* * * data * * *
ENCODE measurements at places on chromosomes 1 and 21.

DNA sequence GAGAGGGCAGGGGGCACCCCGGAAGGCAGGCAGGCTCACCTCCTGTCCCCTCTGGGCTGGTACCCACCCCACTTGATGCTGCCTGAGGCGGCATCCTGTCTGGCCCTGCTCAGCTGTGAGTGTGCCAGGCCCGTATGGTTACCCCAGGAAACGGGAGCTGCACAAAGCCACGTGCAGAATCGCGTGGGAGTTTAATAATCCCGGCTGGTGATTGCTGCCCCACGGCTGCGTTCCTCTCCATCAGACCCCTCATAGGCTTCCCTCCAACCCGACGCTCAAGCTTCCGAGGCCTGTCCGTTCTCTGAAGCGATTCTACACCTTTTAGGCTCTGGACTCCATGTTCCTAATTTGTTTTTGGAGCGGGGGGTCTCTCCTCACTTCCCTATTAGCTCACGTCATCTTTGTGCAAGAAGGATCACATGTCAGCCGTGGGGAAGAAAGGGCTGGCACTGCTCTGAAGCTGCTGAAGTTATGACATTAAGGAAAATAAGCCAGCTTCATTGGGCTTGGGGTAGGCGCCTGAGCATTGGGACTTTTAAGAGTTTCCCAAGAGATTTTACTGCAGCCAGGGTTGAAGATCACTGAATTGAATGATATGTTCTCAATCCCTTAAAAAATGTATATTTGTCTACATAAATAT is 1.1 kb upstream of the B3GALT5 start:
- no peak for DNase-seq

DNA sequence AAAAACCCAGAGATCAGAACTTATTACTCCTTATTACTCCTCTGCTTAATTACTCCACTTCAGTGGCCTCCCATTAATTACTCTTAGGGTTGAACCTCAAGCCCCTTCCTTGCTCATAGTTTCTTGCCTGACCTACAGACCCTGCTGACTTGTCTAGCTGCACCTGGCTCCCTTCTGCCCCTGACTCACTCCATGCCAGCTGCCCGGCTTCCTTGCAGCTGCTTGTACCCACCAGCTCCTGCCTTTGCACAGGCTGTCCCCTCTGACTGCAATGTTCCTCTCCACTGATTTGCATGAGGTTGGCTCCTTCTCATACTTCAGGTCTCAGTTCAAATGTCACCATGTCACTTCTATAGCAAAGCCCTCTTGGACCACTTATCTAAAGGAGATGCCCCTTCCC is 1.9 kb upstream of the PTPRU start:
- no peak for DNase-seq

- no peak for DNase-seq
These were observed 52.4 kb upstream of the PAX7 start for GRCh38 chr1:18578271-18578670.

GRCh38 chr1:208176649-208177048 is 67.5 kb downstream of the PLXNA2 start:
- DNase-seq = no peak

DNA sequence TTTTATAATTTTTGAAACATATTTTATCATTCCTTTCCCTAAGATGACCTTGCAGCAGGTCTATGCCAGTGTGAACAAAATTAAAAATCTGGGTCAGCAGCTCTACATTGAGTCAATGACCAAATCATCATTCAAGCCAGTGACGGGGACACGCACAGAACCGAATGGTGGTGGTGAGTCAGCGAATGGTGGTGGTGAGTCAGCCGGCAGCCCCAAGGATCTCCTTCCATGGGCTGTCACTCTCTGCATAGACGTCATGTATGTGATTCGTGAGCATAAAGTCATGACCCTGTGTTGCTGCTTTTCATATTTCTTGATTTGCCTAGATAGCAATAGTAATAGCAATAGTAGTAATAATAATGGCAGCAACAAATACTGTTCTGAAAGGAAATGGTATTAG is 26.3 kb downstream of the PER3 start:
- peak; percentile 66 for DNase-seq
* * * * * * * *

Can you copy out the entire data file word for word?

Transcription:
ENCODE measurements at places on chromosomes 1 and 21.

DNA sequence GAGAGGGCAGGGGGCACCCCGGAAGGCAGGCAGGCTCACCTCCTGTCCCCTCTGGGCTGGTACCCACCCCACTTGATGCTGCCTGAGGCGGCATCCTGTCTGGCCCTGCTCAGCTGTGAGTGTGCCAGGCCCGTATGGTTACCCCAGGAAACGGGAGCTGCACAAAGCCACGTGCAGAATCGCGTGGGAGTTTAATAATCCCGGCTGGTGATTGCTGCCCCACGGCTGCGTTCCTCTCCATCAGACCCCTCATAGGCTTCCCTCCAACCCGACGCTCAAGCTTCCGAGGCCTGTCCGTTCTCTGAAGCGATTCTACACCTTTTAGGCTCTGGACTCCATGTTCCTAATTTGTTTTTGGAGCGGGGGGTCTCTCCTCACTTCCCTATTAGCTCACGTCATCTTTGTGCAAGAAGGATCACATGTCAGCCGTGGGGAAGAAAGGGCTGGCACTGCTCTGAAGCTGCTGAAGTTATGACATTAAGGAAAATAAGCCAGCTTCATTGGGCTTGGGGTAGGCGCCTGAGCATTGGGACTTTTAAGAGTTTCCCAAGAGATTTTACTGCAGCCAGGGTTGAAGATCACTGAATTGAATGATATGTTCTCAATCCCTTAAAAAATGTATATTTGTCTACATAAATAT is 1.1 kb upstream of the B3GALT5 start:
- no peak for DNase-seq

DNA sequence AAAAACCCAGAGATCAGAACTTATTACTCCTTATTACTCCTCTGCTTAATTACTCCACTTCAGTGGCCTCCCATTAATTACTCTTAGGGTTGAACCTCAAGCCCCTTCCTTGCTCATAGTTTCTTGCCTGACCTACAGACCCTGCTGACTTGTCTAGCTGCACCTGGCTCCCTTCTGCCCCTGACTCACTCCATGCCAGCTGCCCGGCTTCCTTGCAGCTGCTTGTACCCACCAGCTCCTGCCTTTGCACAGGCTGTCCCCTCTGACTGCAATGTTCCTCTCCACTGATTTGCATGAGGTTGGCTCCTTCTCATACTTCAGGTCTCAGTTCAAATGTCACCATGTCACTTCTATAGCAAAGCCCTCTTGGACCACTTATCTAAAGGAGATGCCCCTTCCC is 1.9 kb upstream of the PTPRU start:
- no peak for DNase-seq

- no peak for DNase-seq
These were observed 52.4 kb upstream of the PAX7 start for GRCh38 chr1:18578271-18578670.

GRCh38 chr1:208176649-208177048 is 67.5 kb downstream of the PLXNA2 start:
- DNase-seq = no peak

DNA sequence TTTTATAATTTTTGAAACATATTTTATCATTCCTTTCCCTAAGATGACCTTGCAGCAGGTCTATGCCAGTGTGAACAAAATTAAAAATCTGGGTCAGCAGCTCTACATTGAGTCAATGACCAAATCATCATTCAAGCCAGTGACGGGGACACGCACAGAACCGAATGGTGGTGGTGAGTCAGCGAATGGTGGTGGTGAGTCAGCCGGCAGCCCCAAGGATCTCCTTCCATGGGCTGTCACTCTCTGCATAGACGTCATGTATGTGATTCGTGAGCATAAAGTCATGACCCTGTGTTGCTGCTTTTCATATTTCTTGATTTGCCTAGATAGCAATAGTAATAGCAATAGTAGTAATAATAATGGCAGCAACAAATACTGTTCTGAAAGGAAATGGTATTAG is 26.3 kb downstream of the PER3 start:
- peak; percentile 66 for DNase-seq